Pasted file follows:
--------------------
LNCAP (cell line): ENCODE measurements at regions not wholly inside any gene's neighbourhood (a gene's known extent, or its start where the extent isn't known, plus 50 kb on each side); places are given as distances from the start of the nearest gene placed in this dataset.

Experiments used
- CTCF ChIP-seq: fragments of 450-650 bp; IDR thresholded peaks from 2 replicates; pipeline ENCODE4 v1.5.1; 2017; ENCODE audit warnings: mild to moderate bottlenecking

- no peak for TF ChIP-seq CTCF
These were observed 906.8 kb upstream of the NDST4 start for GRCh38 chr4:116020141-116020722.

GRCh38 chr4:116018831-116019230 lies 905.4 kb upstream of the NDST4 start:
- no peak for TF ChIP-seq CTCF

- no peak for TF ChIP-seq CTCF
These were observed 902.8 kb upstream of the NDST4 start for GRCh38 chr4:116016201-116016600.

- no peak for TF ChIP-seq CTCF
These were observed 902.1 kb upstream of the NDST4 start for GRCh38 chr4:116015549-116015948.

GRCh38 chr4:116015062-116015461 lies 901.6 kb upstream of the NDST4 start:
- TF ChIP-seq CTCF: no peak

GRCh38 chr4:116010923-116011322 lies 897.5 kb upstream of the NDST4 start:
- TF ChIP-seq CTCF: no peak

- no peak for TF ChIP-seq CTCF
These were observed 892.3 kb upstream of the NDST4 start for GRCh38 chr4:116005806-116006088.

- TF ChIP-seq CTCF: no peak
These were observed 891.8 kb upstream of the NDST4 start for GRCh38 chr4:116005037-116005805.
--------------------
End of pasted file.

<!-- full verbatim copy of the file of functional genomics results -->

LNCAP (cell line): ENCODE measurements at regions not wholly inside any gene's neighbourhood (a gene's known extent, or its start where the extent isn't known, plus 50 kb on each side); places are given as distances from the start of the nearest gene placed in this dataset.

Experiments used
- CTCF ChIP-seq: fragments of 450-650 bp; IDR thresholded peaks from 2 replicates; pipeline ENCODE4 v1.5.1; 2017; ENCODE audit warnings: mild to moderate bottlenecking

- no peak for TF ChIP-seq CTCF
These were observed 906.8 kb upstream of the NDST4 start for GRCh38 chr4:116020141-116020722.

GRCh38 chr4:116018831-116019230 lies 905.4 kb upstream of the NDST4 start:
- no peak for TF ChIP-seq CTCF

- no peak for TF ChIP-seq CTCF
These were observed 902.8 kb upstream of the NDST4 start for GRCh38 chr4:116016201-116016600.

- no peak for TF ChIP-seq CTCF
These were observed 902.1 kb upstream of the NDST4 start for GRCh38 chr4:116015549-116015948.

GRCh38 chr4:116015062-116015461 lies 901.6 kb upstream of the NDST4 start:
- TF ChIP-seq CTCF: no peak

GRCh38 chr4:116010923-116011322 lies 897.5 kb upstream of the NDST4 start:
- TF ChIP-seq CTCF: no peak

- no peak for TF ChIP-seq CTCF
These were observed 892.3 kb upstream of the NDST4 start for GRCh38 chr4:116005806-116006088.

- TF ChIP-seq CTCF: no peak
These were observed 891.8 kb upstream of the NDST4 start for GRCh38 chr4:116005037-116005805.